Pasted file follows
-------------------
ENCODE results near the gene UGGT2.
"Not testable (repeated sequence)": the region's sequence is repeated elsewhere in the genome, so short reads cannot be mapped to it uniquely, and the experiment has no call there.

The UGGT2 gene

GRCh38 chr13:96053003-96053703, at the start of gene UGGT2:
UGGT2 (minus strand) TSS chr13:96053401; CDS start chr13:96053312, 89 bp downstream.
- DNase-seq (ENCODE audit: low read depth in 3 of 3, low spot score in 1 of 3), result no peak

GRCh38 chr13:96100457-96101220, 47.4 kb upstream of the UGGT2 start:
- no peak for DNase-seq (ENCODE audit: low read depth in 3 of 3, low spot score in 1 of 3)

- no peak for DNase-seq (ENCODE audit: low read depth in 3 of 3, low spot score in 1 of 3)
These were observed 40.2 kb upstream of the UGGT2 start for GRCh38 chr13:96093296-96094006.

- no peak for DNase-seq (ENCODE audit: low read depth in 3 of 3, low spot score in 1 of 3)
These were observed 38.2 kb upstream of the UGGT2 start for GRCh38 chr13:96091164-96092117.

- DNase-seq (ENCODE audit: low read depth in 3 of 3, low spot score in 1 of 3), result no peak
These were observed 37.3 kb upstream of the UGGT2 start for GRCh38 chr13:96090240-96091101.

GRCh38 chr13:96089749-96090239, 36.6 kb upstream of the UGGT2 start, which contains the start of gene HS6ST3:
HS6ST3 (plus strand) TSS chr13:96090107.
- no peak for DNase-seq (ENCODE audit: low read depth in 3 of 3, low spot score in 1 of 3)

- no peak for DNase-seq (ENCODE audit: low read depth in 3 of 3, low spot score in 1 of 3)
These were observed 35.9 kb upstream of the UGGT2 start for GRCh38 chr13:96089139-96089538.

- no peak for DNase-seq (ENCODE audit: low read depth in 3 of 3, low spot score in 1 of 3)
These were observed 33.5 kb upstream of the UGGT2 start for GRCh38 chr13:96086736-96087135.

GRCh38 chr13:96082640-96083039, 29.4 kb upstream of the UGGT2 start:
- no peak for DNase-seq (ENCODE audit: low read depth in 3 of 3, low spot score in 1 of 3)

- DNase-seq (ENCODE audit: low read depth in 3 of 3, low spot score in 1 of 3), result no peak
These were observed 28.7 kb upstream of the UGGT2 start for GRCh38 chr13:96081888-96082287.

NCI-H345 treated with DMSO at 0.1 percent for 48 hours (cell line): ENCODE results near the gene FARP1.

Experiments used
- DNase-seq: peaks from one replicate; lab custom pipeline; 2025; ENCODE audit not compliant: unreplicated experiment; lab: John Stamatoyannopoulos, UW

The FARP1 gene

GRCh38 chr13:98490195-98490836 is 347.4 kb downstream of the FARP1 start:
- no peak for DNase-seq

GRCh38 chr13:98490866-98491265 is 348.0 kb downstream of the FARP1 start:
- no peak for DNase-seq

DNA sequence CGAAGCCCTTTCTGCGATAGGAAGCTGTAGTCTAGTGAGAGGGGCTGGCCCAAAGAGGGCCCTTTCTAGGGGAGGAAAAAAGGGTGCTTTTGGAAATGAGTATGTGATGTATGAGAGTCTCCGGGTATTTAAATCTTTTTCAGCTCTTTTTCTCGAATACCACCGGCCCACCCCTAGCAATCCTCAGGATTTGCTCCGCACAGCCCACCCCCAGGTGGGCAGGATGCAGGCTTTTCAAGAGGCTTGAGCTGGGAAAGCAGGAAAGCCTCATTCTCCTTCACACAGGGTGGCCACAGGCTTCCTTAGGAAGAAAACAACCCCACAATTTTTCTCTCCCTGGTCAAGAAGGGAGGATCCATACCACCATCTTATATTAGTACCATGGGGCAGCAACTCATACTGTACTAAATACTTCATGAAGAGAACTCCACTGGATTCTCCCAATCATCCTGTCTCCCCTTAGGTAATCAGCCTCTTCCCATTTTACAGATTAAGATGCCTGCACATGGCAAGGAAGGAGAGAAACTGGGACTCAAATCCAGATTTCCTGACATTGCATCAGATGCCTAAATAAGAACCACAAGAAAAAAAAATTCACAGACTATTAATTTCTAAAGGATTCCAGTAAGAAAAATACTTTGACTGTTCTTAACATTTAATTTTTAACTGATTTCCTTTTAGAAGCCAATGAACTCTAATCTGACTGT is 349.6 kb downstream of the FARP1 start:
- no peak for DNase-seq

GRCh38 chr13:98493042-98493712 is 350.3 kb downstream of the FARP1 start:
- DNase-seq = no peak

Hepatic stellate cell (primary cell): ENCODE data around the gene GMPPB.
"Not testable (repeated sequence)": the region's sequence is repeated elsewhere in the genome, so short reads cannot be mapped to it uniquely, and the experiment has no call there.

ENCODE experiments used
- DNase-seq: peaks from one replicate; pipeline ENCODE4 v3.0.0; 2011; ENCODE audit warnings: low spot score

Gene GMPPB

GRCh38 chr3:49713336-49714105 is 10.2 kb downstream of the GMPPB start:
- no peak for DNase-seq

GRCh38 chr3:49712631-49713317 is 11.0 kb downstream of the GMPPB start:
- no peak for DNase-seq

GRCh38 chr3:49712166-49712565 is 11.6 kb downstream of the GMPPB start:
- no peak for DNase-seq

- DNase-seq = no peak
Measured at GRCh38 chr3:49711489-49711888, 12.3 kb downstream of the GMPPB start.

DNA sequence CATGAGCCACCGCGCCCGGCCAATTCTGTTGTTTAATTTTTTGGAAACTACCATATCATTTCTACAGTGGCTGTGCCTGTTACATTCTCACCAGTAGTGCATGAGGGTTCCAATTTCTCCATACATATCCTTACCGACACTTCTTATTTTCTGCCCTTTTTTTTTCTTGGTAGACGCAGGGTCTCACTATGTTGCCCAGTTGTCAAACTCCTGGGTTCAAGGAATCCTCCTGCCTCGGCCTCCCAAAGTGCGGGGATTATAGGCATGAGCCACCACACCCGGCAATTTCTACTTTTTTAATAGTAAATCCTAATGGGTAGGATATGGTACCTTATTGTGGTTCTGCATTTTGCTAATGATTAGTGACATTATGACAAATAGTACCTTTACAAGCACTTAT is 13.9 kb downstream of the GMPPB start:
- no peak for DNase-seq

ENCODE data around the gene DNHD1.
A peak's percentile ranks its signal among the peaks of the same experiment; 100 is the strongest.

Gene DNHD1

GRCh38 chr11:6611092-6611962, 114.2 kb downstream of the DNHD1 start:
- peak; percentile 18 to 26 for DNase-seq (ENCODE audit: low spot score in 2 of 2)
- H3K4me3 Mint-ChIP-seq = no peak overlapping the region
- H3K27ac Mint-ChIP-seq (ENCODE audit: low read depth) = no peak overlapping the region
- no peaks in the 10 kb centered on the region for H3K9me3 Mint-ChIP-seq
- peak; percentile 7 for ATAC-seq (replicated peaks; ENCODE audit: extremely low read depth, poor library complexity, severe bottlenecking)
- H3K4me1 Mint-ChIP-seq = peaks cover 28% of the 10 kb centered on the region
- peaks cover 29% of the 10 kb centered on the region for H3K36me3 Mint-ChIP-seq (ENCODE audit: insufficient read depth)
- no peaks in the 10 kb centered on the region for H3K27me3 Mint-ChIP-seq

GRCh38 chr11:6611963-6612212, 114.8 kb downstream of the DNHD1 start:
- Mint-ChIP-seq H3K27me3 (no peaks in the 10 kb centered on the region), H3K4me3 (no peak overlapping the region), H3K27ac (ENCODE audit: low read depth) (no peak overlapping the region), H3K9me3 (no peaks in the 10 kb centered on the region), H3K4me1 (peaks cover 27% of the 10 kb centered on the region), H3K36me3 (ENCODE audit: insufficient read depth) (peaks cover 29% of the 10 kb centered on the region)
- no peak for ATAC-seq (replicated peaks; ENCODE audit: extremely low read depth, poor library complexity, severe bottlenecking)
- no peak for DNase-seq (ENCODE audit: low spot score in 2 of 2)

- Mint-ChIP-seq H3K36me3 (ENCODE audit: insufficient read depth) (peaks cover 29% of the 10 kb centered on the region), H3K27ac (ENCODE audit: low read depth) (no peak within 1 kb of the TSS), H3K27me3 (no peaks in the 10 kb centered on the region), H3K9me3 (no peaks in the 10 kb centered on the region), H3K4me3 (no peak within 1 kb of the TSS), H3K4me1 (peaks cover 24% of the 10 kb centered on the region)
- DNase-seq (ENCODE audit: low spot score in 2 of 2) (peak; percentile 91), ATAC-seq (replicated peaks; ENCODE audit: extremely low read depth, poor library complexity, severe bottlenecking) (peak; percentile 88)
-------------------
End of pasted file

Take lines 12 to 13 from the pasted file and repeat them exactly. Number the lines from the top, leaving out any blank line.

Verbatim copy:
These were observed 38.2 kb upstream of the UGGT2 start for GRCh38 chr13:96091164-96092117.

- DNase-seq (ENCODE audit: low read depth in 3 of 3, low spot score in 1 of 3), result no peak